4. 4. What drives travel choices <ul><li>Many factors drive the travel choices that people make every day </li></ul><ul><li>Demand management is successful when it is targeted at appropriate segments of the travel market; one size does not fit all </li></ul><ul><li>Providing commute options is about the origin and destination, time of day, cost, and time and convenience </li></ul><ul><li>For example, commuters tend to choose vanpool for trips of 15 miles or more; the longer the distance, the more commuters are likely to choose vanpool </li></ul>
  5. 5. Success with the vanpool program <ul><li>Created by the Legislature in 2003 to support expansion of vanpooling statewide </li></ul><ul><ul><li>A 10-year, $30 million capital program </li></ul></ul><ul><ul><li>Goal is to double vanpooling to about 3,200 operating vans by 2013 </li></ul></ul><ul><li>To date, Legislature has invested $21.5 million in vanpool capital </li></ul><ul><ul><li>$4 million 2003-2005 </li></ul></ul><ul><ul><li>$8.9 million 2005-2007 (additional $3.9 million) </li></ul></ul><ul><ul><li>$8.6 million 2007-2009 (additional $2.6 million) </li></ul></ul>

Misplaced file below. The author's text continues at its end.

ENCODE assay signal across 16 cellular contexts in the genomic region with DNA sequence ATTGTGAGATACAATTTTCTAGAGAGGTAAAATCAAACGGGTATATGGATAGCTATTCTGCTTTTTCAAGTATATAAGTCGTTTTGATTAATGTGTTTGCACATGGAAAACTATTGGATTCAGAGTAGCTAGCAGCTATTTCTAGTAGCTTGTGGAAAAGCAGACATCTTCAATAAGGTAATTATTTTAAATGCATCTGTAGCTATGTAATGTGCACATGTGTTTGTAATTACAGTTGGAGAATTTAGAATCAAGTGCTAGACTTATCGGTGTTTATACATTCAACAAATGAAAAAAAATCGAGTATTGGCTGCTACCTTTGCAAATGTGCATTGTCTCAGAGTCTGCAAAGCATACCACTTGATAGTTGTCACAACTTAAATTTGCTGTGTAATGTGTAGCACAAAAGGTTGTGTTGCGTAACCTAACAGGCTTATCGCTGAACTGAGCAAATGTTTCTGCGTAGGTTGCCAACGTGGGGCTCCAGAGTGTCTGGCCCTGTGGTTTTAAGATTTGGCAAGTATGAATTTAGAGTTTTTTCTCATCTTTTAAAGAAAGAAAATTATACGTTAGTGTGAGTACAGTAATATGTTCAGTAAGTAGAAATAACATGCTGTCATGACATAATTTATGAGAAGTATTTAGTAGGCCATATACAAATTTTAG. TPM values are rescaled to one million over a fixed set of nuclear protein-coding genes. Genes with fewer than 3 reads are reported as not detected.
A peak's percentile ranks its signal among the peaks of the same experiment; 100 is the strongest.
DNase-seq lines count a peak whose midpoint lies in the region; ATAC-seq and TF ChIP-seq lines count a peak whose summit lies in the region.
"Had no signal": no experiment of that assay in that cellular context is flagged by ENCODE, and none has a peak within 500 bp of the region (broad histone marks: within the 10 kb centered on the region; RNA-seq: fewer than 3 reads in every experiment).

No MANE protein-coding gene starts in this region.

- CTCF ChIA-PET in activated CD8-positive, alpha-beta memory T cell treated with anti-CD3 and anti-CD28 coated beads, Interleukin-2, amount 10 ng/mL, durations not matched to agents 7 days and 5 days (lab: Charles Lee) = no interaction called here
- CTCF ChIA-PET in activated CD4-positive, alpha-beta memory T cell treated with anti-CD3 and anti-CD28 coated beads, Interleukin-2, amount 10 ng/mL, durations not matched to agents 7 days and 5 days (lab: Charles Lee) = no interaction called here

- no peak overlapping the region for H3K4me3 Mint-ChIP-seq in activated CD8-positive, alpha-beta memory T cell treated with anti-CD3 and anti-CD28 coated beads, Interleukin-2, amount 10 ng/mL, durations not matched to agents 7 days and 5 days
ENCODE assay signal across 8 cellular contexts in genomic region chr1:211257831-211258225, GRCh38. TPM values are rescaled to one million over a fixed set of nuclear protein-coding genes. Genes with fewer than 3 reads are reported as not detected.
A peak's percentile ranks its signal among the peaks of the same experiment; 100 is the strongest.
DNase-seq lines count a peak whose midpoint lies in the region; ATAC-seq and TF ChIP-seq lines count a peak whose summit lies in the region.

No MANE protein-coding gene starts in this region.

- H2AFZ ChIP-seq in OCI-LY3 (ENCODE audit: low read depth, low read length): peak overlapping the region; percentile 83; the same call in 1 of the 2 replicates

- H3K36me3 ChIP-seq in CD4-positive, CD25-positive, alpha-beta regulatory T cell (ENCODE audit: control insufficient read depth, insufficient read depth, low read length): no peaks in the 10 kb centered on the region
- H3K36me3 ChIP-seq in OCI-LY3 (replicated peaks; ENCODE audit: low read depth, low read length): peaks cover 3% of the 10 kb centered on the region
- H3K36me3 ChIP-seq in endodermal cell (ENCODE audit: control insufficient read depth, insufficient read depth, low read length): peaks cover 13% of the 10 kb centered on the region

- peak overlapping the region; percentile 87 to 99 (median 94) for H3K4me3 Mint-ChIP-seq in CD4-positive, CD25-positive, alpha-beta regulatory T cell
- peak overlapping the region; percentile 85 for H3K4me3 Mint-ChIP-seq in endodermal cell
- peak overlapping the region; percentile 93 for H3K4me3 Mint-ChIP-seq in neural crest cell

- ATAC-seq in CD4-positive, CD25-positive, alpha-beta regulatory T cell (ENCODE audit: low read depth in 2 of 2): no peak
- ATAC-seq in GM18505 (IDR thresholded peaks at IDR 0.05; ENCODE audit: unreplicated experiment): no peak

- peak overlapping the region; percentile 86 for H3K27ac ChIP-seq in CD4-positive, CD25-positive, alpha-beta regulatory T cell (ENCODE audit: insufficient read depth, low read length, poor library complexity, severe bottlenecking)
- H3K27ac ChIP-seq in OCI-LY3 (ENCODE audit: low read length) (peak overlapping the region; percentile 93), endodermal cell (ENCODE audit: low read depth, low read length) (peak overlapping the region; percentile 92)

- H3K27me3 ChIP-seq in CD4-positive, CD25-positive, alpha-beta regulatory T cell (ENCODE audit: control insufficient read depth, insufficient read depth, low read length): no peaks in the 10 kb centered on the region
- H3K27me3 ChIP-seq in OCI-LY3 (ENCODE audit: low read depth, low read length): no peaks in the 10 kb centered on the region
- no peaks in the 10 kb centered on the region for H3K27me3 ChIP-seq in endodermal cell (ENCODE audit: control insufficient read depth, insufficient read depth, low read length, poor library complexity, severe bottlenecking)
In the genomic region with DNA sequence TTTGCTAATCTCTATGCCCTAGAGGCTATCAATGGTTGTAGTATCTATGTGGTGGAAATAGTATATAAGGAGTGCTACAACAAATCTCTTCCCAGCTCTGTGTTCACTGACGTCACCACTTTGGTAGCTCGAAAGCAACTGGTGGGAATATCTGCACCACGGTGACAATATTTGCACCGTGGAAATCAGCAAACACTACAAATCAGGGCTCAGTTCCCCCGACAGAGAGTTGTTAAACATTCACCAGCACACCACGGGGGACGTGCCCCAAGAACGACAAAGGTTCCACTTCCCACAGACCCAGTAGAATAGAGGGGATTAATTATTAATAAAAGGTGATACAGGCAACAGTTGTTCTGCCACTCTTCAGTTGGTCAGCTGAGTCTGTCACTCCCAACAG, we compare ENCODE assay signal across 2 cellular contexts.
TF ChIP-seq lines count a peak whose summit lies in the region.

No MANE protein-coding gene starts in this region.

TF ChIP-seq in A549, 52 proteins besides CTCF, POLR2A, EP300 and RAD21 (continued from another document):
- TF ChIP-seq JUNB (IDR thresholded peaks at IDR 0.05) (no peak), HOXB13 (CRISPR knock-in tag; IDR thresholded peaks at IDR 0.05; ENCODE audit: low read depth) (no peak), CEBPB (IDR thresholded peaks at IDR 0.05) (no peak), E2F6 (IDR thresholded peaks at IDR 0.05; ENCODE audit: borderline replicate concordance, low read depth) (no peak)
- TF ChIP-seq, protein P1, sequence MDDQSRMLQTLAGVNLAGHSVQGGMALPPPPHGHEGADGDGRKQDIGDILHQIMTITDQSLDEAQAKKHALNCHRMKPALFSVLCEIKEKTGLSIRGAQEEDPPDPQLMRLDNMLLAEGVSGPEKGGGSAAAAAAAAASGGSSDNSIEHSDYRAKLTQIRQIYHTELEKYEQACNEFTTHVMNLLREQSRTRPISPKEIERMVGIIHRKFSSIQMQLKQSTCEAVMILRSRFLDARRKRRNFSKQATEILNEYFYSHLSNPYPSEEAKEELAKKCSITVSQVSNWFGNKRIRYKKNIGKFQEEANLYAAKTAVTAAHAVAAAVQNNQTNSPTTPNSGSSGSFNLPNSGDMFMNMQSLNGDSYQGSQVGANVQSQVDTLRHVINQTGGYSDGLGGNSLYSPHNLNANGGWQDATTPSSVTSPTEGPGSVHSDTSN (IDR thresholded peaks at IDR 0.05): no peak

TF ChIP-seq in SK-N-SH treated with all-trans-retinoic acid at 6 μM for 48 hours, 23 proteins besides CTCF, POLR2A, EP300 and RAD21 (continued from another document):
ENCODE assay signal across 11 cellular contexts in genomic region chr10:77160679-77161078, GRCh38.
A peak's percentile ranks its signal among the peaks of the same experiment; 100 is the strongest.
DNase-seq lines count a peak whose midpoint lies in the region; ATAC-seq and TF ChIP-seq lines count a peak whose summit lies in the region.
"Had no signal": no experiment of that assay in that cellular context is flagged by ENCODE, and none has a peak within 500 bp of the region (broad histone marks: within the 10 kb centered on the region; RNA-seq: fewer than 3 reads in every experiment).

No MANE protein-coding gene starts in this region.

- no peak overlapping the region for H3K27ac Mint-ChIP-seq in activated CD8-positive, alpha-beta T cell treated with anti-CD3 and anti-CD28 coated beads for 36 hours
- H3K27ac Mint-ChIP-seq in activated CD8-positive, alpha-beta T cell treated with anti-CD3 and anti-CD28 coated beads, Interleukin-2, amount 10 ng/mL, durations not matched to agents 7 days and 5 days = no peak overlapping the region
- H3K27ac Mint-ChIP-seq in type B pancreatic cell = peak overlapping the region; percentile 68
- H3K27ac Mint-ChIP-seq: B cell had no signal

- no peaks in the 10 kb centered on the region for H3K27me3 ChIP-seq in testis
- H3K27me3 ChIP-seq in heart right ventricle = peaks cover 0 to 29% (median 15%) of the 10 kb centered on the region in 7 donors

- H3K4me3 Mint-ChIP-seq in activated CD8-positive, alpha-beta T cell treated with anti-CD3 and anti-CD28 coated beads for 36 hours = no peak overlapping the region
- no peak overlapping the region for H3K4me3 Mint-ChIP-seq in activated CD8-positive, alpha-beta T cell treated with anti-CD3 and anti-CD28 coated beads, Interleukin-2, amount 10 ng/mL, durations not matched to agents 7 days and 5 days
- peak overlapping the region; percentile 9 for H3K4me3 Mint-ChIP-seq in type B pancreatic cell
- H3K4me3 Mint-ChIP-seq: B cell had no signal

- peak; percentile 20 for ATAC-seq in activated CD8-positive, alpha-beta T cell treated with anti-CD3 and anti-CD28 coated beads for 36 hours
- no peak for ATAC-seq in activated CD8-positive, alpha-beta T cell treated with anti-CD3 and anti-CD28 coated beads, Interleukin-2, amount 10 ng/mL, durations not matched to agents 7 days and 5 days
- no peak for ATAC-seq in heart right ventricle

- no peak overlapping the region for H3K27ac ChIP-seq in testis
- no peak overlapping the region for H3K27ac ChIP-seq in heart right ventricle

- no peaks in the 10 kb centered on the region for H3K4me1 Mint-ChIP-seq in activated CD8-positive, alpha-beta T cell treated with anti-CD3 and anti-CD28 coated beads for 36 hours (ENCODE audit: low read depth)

6. 7. Success with the vanpool program <ul><li>Currently about 2,600 operating vehicles statewide, a 65 percent increase from 2003 </li></ul><ul><ul><li>2,400 vanpools + 172 VanShares (vans limited to connections between a transit center/rail station and a home or worksite) </li></ul></ul><ul><ul><li>Those vehicles carry approximately 21,600 riders daily, a 72 percent increase from 2003 </li></ul></ul><ul><ul><ul><li>The central Puget Sound contributes around 2,050 vehicles and approximately 17,300 daily riders </li></ul></ul></ul>